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Sutherland v. Connecticut Mutual Life Ins. Co.

Supreme Court, Erie Trial Term
Nov 1, 1914
87 Misc. 383 (N.Y. Sup. Ct. 1914)


November, 1914.

Clark H. Timmerman, for plaintiff.

Kenefick, Cooke, Mitchell Bass (Edward H. Letchworth, of counsel), for defendants.

The complaint alleges that the plaintiff is a resident of the city of Buffalo and duly authorized to transact the business of an insurance broker, and that the defendant Connecticut Mutual Life Insurance Company is a foreign corporation, with its principal place of business in the city of Hartford, Conn.; that heretofore and on or about the 3d day of June, 1907, the above-named plaintiff and one David B. Cooper, as general agent of said defendant Connecticut Mutual Life Insurance Company, entered into a certain contract in writing wherein and whereby the plaintiff herein became the agent of said Cooper and of the said defendant, etc. The contract mentioned by its own terms provided that the event of the death of either party thereto, or "the termination of the general agency contract between the first party and the said company, shall terminate this agreement," and it appears clearly that the general agency contract was terminated and that the contract above mentioned shall terminate with the termination of such contract, so that it is difficult to understand how the fact of the existence of this particular contract with Cooper had any relation to the further facts set forth in the complaint, though it seems to be contended that a subsequent contract, bearing date of the 14th day of March, 1910, operated as a renewal of the Cooper contract. The Cooper contract expiring or terminating upon the termination of the general agency of Cooper, all rights under that contract became fixed, and when the Connecticut Mutual Life Insurance Company entered into a new contract with the plaintiff on the 14th day of March, 1910, which contract was under seal, it would seem that there was a mutual agreement that the Cooper contract of general agency had been terminated and that the Cooper contract had ceased to exist for all purposes, except perhaps the adjustment of any renewal premium, and there does not appear to be any contention that there are any such matters open between the parties to this action in so far as they relate to the Cooper contract. The Cooper contract was the contract of a general agent of the Connecticut Mutual Life Insurance Company with a local agent in the city of Buffalo, while the contract of March fourteenth was a direct contract between the company and the local agent, clearly showing that the general agency was at an end. The complaint alleges the making and delivery of this contract between the Connecticut Mutual Life Insurance Company and the plaintiff, which, it is claimed, constituted a renewal of the Cooper contract, and then alleges that on the 14th day of April, 1910, one month later, "the plaintiff herein entered into a certain agreement with said defendant and its general agent, George W. Brandel, renewing said contract hereinbefore set forth." This latter contract, which purports to be under the hands and seals of the parties thereto, is between "George W. Brandel, General Agent," and "A. Sutherland," and bears the indorsement, under date of April 16, 1910, "The Connecticut Mutual Life Insurance Company hereby guarantees to the second party to the within agreement the payment of such commissions as, in accordance with the terms and conditions of said agreement, shall be due at, and shall become due after, its termination." To call this a renewal of the contract of March 14, 1910, between the Connecticut Mutual Life Insurance Company and the plaintiff is hardly the correct characterization. It is clearly the intention of the parties to substitute the contract of April 14, 1910, for that of the date of March 14, 1910, for they are between different parties, both under seal, and we know of no rule of law which under such circumstances makes the later contract a renewal of the earlier one. They are distinct instruments between different parties, and it is obvious that the contract of March fourteenth was made in the absence of a general agent and that the subsequent contract was made to meet a situation existing when the Connecticut Mutual Life Insurance Company had entered into a contract of general agency with the defendant Brandel and the new contract with the general agent, guaranteed by the defendant company, was merely a substitution for the former contract.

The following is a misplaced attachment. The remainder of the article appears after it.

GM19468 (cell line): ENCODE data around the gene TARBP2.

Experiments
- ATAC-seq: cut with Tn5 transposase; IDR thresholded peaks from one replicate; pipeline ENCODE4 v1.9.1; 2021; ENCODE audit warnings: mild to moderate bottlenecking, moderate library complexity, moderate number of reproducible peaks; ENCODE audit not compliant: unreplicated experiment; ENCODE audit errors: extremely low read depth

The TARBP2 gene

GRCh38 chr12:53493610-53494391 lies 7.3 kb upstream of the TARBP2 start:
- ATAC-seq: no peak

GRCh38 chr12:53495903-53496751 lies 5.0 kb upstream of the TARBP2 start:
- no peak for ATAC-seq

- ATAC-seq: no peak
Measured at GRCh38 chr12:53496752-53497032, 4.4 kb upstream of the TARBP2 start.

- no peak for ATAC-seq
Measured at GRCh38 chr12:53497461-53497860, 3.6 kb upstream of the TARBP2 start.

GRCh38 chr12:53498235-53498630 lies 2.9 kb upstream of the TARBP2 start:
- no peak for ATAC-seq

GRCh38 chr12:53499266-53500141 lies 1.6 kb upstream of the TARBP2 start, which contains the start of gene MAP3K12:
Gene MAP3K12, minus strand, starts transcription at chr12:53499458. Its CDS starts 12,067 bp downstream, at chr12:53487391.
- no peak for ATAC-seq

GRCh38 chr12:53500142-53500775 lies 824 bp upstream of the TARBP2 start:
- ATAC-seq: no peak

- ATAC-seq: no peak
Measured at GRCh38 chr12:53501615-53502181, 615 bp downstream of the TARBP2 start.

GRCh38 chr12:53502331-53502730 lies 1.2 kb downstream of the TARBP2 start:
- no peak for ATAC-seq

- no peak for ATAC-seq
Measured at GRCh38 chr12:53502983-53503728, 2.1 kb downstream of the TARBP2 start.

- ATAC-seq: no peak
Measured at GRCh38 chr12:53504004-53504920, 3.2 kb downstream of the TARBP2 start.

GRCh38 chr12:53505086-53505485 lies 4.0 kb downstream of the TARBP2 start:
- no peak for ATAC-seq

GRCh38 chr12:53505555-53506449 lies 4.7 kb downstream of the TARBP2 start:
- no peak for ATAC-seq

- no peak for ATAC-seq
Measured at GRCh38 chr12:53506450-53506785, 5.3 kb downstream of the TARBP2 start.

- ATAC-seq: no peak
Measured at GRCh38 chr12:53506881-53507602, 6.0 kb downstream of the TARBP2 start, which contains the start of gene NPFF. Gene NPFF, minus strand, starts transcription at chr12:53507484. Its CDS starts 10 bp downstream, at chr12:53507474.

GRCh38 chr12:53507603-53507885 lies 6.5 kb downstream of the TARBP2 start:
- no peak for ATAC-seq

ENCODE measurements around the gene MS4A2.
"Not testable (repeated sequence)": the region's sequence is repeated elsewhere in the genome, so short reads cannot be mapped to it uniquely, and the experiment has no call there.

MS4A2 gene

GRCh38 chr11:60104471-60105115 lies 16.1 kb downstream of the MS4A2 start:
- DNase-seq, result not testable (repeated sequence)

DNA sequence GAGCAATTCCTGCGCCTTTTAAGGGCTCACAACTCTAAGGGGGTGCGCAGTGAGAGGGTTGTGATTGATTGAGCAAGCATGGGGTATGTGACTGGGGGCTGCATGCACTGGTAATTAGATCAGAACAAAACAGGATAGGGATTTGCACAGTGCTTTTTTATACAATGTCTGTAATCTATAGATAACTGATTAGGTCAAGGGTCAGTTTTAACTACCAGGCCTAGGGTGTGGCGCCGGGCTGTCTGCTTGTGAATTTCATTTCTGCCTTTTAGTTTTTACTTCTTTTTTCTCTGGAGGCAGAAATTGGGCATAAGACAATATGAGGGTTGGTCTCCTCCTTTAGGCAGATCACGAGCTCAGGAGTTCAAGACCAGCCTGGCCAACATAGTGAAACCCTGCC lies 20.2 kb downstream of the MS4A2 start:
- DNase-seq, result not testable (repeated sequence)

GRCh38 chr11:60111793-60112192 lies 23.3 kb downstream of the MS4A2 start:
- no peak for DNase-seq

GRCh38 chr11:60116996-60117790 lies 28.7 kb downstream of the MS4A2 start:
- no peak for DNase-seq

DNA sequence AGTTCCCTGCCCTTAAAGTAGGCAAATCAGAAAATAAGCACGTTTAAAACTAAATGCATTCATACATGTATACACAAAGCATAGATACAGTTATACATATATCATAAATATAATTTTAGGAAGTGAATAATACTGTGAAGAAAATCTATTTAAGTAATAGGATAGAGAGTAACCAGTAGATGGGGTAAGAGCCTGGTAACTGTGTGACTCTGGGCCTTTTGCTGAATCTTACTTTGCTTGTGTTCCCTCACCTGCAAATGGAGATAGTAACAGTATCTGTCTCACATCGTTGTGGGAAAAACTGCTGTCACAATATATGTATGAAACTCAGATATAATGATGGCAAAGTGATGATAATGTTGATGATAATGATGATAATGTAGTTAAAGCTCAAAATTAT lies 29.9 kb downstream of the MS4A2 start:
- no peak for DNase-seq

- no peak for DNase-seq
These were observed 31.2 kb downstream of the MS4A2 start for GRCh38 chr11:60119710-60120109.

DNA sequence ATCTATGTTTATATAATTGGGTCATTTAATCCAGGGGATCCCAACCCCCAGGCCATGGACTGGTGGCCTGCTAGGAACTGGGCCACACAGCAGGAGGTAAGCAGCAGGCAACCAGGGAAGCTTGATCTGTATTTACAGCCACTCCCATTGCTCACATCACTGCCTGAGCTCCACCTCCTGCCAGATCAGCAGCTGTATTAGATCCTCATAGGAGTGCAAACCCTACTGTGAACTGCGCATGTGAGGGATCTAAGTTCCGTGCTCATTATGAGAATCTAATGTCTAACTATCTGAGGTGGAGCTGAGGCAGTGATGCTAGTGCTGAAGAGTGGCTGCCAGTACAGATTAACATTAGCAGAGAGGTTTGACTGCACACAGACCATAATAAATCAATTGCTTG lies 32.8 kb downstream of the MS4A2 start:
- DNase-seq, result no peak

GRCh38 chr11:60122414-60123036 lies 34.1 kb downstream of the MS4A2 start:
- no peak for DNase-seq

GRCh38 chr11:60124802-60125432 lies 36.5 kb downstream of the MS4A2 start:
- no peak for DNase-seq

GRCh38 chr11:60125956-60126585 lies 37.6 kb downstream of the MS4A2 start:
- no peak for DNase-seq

If we are right in this proposition, it follows that in the determination of the present controversy it is only necessary to consider the language and terms of the last contract. The complaint, however, insists upon treating these three distinct contracts between different parties as one continuing contract, and alleges that during the term "of said contracts hereinbefore alleged this plaintiff procured new insurance for said defendant * * * pursuant to the terms of said contracts to the amount of about the sum of $165,000, upon which this plaintiff was and is entitled to the payment of his certain commissions on first year premiums or renewal premiums; that thereafter and on or about the 10th day of January, 1912, the above-named defendant and its general agent, George W. Brandel, attempted to terminate said contract by virtue of a certain notice, * * * and refused to permit said plaintiff to act thereunder or perform his part thereof; that thereafter said defendant also attempted to terminate said contract and ratified said attempted termination of said contract by said general agent; that the said attempted termination of said contract by said defendant, through its said general agent, and by said general agent, was fraudulent and void and unconscionable and wholly without any real or pretended cause, and that said contract was not terminated in good faith, but said defendant attempted to terminate the same wholly for the purpose of defrauding this plaintiff out of certain renewal commissions to which this plaintiff was and is entitled under and by virtue of the terms of said contracts and each thereof; that this plaintiff has at all times been ready and willing to perform said contract." The complaint further alleges on information and belief that since the said 10th day of January, 1912, and before the date of the commencement of this action, said defendant Connecticut Mutual Life Insurance Company had received as renewal cash premiums on policies of insurance procured through the agency of said plaintiff the sum of about $4,000; that this plaintiff has no means of knowing the exact amount paid, said information being exclusively in the hands of the defendants in this action; that under the terms of said contracts hereinbefore set forth the plaintiff herein is entitled to the sum of $200 as commissions on renewal cash premiums received by said defendants on policies procured through the agency of this plaintiff," and "that said defendants have neglected and refused and still refuse to pay said sum or any part thereof."